Indestructible Coating - Polyurea

Description:  In this video a watermelon is covered with a polymer and survives a drop from a large tower. The polymer is formed when two reactants join to make a flexible and durable polymer known as a polyurea. The chemical reaction is exothermic, releasing heat as the reactants combine. This phenomenon could be used in a unit on chemical reactions, extended structures or chemical engineering. The company Line-X uses this polymer to make bed liners for pickup trucks.

Web Resources:  Polyurea - Wikipedia, Line-X


Reusable Heat Packs

Description:  This phenomenon uses a supersaturated solution of sodium acetate. Clicking the metal disc releases a small number of crystals of sodium acetate which act as nucleation sites for the crystallization of the sodium acetate into a hydrated salt. Energy is released from the crystal lattice. The heating pack can be placed in boiling water and the sodium acetate can be dissolved again. This phenomenon shows how bond energy can be released.  It also shows the importance of chemical engineering and could lead to a section where students design a device (or application) of their own.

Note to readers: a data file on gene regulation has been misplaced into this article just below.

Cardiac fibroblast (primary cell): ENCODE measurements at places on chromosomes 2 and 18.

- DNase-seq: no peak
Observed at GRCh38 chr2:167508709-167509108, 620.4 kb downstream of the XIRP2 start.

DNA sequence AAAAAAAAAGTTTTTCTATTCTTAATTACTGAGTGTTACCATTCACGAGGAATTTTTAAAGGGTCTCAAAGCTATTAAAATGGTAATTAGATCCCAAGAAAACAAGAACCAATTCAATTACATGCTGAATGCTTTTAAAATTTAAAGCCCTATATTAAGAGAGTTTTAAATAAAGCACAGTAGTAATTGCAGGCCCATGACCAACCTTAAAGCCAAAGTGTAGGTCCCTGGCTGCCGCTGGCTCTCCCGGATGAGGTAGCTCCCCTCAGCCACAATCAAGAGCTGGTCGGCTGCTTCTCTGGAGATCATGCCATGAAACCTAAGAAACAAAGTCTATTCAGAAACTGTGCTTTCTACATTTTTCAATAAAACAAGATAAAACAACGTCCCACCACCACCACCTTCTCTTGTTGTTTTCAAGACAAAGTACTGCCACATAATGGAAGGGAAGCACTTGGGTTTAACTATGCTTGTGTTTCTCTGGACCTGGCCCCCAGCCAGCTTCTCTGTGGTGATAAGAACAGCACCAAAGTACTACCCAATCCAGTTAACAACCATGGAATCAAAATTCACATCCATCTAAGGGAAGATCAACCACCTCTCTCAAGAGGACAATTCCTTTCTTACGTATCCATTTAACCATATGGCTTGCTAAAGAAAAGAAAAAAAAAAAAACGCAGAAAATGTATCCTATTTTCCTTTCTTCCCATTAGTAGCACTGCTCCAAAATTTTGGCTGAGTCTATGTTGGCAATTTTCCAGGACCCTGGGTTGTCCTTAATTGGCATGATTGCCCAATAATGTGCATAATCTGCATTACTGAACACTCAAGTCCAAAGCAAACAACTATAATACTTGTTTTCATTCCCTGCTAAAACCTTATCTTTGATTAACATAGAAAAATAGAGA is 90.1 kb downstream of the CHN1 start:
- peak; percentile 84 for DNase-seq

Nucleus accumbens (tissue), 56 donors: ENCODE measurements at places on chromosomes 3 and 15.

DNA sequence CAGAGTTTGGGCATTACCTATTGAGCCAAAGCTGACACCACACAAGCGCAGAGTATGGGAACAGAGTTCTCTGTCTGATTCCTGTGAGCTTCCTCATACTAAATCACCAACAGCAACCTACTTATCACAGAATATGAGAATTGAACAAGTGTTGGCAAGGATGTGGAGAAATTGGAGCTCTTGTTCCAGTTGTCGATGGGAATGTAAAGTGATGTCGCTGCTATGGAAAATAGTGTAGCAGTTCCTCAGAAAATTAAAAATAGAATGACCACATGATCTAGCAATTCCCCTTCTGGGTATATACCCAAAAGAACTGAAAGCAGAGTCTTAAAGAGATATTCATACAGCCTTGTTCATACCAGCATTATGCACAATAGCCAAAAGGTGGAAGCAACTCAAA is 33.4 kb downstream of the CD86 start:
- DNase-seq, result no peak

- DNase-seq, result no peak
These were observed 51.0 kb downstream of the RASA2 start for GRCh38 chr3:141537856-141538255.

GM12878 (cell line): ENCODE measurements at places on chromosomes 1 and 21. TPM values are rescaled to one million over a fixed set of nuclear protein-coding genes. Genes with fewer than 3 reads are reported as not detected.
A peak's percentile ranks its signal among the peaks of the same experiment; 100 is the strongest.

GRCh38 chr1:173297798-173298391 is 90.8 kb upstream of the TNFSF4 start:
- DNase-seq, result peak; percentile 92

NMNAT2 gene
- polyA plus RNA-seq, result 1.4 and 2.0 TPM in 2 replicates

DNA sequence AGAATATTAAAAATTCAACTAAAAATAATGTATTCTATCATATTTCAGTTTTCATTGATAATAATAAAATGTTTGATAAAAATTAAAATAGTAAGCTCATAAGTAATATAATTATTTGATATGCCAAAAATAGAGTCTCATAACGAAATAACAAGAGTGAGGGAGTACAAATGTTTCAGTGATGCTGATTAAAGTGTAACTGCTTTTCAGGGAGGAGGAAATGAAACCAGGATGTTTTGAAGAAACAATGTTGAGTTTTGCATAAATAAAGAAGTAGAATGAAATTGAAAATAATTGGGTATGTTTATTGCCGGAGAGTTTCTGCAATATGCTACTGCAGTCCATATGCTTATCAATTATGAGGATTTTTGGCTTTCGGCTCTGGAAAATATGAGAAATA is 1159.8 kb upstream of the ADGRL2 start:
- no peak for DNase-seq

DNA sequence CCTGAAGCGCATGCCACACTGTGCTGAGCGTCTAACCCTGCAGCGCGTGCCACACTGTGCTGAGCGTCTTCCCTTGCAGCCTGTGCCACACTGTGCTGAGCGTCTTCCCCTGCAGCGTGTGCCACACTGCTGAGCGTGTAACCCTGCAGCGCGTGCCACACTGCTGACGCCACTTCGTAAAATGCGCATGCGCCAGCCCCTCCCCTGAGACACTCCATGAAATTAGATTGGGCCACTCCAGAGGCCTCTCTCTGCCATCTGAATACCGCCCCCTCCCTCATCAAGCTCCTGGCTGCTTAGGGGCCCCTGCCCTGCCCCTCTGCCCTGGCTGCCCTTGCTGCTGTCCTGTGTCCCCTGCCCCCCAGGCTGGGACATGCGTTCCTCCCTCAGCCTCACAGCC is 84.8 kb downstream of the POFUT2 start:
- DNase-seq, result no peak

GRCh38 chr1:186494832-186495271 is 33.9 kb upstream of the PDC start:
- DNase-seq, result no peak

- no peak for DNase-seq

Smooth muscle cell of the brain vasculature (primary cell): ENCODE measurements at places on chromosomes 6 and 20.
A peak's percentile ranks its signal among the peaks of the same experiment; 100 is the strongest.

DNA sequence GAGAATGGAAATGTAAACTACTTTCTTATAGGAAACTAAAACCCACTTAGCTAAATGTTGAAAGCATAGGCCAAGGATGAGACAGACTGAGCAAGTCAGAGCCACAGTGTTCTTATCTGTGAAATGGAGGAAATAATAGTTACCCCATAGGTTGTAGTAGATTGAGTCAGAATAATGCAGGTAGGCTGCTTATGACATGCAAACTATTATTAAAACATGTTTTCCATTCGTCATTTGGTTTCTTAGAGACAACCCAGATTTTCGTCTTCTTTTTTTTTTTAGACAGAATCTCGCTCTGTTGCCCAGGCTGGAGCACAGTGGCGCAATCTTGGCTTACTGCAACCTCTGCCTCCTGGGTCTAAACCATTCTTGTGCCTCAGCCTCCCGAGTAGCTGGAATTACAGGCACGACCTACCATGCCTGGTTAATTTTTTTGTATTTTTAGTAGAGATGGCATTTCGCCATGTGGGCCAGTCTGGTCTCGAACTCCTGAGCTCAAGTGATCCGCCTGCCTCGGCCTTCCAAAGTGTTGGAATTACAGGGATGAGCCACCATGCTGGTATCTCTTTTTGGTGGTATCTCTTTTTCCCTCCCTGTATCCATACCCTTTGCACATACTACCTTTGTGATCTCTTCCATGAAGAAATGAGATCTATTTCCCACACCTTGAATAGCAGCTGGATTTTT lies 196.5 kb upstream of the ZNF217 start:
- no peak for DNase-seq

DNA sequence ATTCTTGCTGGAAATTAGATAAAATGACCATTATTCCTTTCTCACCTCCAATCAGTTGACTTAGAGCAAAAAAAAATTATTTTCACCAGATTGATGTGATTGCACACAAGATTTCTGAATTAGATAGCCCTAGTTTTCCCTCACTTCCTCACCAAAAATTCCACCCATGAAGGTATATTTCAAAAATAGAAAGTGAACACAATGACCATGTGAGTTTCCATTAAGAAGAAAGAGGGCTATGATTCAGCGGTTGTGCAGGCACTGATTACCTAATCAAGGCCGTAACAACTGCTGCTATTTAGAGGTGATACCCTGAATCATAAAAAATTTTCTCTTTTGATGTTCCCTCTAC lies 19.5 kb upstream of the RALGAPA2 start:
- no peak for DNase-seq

Web Resource:  Chemical Heat Pack - Wikipedia, Snappy Heat - Amazon



Description:  Everyone loves slime...especially elementary students. This phenomenon is a great introduction into chemical reactions. The properties of the reactants can be compared to the properties of the products to show that a chemical reaction has occurred. In high school the chemistry of polymers and cross-linking can be explored through slime.

Web Resource:  The Science of Slime - American Chemical Society